- Incorrect artwork is the most common cause of delays and additional expense
- All artwork must be in vector formats (.ai or .eps)
- All text must be converted to outlines
- You can’t magically transform a jpeg (or a bmp, tif, png, etc) into a vector file
- Ask your sponsors for their vector logos very early in the process
For most custom products (like shirts, medals, bibs, signage, etc) our manufacturing partners require your logos and other artwork in a vector format. The primary causes of delay in the entire process is the lack of vector graphics and that often leads to increased costs.
Vector graphics allow designers and artists to resize, recolor, and rearrange design elements without sacrificing the quality of a logo. A vector can be scaled up to infinity, whereas a .jpeg, .bmp, etc can’t really be scaled at all.
If your logo files are .ai or .eps files, they’re probably the files that we need. Occasionally, a .pdf is a vector file, but not always. A .jpeg, .bmp, .png, and .tiff are most certainly not vector graphics.
You cannot make a vector graphic from a non-vector (raster) graphic with a simple save-as. It just doesn’t work that way. Don’t bother trying.
What if you don’t have a vector file? Well… you probably do, but you just don’t know it because you don’t have a program (usually Adobe Illustrator) that opens that file. The vast majority of logos are originally created as vector graphics, so there’s a good chance that somebody in your organization has a vector file.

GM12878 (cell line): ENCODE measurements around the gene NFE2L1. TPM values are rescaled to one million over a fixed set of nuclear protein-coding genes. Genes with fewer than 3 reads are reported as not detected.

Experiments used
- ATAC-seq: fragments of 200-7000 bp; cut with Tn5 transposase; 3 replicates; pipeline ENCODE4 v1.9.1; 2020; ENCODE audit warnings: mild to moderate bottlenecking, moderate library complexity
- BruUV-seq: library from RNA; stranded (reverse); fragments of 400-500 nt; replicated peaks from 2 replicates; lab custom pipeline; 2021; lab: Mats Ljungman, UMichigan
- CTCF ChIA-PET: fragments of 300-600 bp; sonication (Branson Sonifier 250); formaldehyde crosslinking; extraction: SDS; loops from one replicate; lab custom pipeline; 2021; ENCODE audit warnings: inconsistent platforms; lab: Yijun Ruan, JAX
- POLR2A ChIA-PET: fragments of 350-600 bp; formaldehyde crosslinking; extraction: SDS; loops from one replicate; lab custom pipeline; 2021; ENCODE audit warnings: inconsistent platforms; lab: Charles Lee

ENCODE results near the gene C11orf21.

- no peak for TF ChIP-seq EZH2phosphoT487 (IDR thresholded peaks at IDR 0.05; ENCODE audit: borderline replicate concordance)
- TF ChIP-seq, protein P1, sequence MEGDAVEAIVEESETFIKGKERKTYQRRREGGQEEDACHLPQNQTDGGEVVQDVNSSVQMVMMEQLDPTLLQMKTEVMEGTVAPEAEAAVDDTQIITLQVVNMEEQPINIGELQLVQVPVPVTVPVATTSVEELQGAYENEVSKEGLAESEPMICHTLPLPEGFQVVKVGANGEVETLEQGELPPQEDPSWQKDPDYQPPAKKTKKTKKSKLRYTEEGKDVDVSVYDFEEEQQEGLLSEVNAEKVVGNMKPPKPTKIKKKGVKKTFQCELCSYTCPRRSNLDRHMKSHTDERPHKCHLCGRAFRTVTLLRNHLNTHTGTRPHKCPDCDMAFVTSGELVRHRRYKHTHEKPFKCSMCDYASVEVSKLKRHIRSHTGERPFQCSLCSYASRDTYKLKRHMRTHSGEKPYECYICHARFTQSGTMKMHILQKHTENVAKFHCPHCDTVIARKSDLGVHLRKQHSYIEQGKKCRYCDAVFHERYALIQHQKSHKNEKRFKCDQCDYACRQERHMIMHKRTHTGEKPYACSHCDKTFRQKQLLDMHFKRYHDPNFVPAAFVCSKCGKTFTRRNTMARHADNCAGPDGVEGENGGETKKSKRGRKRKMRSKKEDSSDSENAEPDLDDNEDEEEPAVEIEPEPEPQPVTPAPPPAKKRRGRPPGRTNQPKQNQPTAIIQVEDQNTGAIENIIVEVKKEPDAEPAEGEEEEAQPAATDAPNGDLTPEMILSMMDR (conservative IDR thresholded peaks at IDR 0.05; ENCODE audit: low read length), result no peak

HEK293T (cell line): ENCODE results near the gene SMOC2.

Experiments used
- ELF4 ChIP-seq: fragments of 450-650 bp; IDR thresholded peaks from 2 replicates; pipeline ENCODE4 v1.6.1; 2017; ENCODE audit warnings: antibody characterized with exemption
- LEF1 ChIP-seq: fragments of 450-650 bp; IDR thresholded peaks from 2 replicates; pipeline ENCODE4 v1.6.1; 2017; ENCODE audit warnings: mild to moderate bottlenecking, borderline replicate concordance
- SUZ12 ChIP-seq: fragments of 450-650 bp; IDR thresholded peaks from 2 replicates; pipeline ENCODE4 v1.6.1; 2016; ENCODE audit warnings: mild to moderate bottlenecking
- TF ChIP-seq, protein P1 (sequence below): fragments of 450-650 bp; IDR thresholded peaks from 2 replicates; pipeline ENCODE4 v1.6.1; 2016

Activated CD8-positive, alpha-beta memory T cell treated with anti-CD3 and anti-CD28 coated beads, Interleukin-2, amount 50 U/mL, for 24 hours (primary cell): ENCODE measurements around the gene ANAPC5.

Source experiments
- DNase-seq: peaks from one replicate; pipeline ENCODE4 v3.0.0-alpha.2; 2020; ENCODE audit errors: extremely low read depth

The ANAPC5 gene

If you’re 100% sure that you don’t have one, we can help. RaceHQ can attempt to convert a logo to a vector format for free, but we won’t always be able to do it. In most cases our manufacturer can do it for a fee. Our partners typically charge $50 per hour for vector conversion. It usually takes a max of one hour, but complex logos can take considerably longer. You can also search Google for “vector conversion service” and find a million options in a wide variety of price ranges.
Want to learn more? Click here. We’re not endorsing that company, but they’ve done a great job explaining the difference between vector and raster graphics in detail.
Finally, one other thing about artwork… be sure to have your artist convert all text to outlines!